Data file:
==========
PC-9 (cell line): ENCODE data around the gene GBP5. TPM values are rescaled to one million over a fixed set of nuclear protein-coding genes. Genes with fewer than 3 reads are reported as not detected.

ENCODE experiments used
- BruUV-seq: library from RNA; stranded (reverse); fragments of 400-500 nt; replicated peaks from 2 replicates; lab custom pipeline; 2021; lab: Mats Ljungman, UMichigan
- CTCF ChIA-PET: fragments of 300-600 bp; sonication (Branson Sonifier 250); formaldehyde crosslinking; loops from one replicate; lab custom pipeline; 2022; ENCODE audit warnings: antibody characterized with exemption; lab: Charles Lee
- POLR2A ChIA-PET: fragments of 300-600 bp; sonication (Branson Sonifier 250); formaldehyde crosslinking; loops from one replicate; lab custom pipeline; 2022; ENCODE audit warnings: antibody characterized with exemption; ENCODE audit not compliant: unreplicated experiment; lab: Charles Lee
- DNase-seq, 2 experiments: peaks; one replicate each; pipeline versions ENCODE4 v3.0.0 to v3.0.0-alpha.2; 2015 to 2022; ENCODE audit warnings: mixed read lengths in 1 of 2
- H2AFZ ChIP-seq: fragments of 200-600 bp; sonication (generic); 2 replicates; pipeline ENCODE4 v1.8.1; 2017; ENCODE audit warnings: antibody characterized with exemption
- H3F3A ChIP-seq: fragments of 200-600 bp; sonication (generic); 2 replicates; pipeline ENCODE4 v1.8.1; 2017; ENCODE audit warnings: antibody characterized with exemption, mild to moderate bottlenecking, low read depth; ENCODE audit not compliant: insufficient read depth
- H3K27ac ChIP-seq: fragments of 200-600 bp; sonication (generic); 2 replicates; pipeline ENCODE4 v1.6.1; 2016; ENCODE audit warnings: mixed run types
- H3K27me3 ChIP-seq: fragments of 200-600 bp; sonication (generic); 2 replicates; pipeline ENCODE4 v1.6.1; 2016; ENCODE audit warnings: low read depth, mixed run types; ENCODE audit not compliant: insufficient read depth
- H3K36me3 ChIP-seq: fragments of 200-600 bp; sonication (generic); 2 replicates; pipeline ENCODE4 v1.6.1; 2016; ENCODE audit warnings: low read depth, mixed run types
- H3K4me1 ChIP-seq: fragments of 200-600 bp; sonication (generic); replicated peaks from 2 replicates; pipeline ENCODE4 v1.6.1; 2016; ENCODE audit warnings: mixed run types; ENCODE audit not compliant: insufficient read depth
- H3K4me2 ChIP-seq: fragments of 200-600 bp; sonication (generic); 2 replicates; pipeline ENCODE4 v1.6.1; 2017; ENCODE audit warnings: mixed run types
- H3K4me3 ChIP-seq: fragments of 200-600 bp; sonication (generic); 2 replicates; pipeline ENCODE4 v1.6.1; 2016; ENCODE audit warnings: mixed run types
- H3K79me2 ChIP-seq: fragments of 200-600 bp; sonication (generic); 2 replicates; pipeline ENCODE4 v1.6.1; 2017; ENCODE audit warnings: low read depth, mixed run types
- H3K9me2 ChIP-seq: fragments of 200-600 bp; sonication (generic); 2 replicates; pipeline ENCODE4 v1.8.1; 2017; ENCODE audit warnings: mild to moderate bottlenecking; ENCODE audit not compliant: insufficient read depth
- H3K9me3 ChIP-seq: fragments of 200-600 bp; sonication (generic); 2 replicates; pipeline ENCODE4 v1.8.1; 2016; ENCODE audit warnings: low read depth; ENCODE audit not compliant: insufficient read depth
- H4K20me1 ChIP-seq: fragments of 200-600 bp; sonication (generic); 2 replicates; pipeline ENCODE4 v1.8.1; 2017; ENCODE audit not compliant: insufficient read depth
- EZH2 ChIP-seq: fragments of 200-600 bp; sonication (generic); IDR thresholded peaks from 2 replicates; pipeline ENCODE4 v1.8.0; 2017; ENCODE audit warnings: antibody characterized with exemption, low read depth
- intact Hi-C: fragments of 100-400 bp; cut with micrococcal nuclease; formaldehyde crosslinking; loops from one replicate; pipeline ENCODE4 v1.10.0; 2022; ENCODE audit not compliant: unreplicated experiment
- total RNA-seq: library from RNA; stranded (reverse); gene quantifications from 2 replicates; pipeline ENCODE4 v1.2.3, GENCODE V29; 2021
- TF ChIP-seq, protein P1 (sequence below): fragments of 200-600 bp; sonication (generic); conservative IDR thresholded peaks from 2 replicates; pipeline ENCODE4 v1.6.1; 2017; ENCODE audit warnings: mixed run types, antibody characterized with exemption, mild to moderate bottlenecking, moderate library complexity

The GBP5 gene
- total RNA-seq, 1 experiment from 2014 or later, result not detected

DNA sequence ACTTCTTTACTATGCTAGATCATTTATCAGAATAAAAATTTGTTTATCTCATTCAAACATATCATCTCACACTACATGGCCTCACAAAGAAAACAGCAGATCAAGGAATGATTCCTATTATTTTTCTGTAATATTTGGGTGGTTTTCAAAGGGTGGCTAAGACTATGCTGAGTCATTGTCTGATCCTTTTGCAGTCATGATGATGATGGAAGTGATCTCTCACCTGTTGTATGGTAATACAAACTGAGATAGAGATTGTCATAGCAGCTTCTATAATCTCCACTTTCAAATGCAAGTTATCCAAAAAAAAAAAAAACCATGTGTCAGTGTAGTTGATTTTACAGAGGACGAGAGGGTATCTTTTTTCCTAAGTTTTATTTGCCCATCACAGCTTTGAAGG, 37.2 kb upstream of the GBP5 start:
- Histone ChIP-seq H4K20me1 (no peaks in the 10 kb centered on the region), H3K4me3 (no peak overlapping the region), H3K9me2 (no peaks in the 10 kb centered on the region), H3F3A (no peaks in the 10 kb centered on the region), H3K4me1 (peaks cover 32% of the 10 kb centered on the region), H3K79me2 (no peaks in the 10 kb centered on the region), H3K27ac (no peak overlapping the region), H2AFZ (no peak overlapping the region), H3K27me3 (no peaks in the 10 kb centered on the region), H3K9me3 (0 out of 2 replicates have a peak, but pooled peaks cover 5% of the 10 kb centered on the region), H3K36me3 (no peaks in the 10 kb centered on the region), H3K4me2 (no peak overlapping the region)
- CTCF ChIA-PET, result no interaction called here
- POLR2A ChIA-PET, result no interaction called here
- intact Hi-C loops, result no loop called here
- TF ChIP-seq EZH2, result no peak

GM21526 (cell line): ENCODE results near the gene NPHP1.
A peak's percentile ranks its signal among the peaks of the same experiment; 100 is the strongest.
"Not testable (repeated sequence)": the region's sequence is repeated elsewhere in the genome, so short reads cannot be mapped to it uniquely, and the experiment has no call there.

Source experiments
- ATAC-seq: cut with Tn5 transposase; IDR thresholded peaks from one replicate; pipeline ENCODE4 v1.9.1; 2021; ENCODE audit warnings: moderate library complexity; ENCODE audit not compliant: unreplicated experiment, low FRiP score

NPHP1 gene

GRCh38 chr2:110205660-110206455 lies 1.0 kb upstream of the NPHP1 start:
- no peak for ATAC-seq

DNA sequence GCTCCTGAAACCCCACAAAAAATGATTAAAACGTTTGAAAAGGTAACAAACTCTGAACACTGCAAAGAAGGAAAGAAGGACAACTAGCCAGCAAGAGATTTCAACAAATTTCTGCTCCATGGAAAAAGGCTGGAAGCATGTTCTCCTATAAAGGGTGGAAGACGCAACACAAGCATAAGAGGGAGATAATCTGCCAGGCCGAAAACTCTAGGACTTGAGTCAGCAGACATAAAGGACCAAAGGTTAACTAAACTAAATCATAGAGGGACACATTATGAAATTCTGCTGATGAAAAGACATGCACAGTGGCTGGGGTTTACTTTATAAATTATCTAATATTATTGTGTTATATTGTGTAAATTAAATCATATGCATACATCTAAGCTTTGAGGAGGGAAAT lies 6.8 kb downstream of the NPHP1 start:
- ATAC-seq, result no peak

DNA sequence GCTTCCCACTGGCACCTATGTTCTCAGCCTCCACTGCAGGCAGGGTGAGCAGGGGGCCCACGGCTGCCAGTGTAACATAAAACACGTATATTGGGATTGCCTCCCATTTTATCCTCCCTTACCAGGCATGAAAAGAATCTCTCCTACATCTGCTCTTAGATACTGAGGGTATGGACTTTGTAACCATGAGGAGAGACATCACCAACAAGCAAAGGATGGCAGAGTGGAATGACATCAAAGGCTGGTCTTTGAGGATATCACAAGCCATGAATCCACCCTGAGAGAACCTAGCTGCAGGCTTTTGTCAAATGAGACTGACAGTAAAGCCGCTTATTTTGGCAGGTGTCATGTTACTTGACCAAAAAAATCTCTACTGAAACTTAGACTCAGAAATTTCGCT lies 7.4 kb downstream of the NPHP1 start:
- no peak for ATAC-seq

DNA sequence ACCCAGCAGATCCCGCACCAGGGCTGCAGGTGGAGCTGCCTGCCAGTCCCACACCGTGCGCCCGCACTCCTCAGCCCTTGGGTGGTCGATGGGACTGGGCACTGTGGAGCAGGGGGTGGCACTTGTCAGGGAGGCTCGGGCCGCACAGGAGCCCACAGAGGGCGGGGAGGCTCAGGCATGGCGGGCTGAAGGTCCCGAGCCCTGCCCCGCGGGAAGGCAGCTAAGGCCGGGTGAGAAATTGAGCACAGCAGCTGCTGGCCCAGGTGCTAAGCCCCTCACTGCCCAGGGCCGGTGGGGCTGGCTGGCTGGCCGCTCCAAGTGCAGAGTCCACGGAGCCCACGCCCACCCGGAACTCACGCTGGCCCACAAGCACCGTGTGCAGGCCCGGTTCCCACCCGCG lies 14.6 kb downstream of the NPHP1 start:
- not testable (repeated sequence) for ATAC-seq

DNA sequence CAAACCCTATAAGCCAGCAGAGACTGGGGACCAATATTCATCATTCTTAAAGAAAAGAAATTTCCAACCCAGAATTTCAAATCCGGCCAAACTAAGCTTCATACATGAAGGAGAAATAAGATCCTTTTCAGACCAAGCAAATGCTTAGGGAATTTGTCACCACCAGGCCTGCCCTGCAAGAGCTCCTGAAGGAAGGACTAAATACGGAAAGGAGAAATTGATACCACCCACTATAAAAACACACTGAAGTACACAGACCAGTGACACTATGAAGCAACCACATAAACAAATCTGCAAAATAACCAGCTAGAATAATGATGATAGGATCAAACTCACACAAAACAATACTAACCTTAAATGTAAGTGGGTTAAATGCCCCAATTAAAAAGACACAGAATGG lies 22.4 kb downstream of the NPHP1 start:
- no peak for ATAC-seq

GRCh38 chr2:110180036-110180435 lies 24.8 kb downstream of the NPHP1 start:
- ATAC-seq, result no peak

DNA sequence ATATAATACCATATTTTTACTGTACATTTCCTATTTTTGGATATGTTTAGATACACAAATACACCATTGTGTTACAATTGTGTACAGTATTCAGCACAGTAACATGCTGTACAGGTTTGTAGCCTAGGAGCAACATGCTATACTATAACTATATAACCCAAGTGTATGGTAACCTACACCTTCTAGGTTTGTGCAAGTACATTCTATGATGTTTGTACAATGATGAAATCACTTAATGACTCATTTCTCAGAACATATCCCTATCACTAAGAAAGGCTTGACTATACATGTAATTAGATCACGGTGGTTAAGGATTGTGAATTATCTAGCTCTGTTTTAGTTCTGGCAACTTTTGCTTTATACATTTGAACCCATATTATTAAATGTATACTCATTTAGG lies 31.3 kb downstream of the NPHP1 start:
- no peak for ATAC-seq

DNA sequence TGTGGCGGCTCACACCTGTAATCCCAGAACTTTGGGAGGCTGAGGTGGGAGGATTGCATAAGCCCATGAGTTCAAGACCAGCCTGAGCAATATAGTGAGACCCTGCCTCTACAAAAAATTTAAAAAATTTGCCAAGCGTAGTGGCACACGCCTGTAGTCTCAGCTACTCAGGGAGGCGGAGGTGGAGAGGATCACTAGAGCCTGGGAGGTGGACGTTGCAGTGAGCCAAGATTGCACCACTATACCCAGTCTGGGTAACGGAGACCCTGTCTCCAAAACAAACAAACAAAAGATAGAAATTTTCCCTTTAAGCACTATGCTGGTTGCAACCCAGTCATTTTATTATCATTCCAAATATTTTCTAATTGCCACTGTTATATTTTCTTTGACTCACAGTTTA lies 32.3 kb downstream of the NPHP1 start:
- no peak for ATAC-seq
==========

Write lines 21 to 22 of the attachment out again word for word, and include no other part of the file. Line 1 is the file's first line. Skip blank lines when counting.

- total RNA-seq: library from RNA; stranded (reverse); gene quantifications from 2 replicates; pipeline ENCODE4 v1.2.3, GENCODE V29; 2021
- TF ChIP-seq, protein P1 (sequence below): fragments of 200-600 bp; sonication (generic); conservative IDR thresholded peaks from 2 replicates; pipeline ENCODE4 v1.6.1; 2017; ENCODE audit warnings: mixed run types, antibody characterized with exemption, mild to moderate bottlenecking, moderate library complexity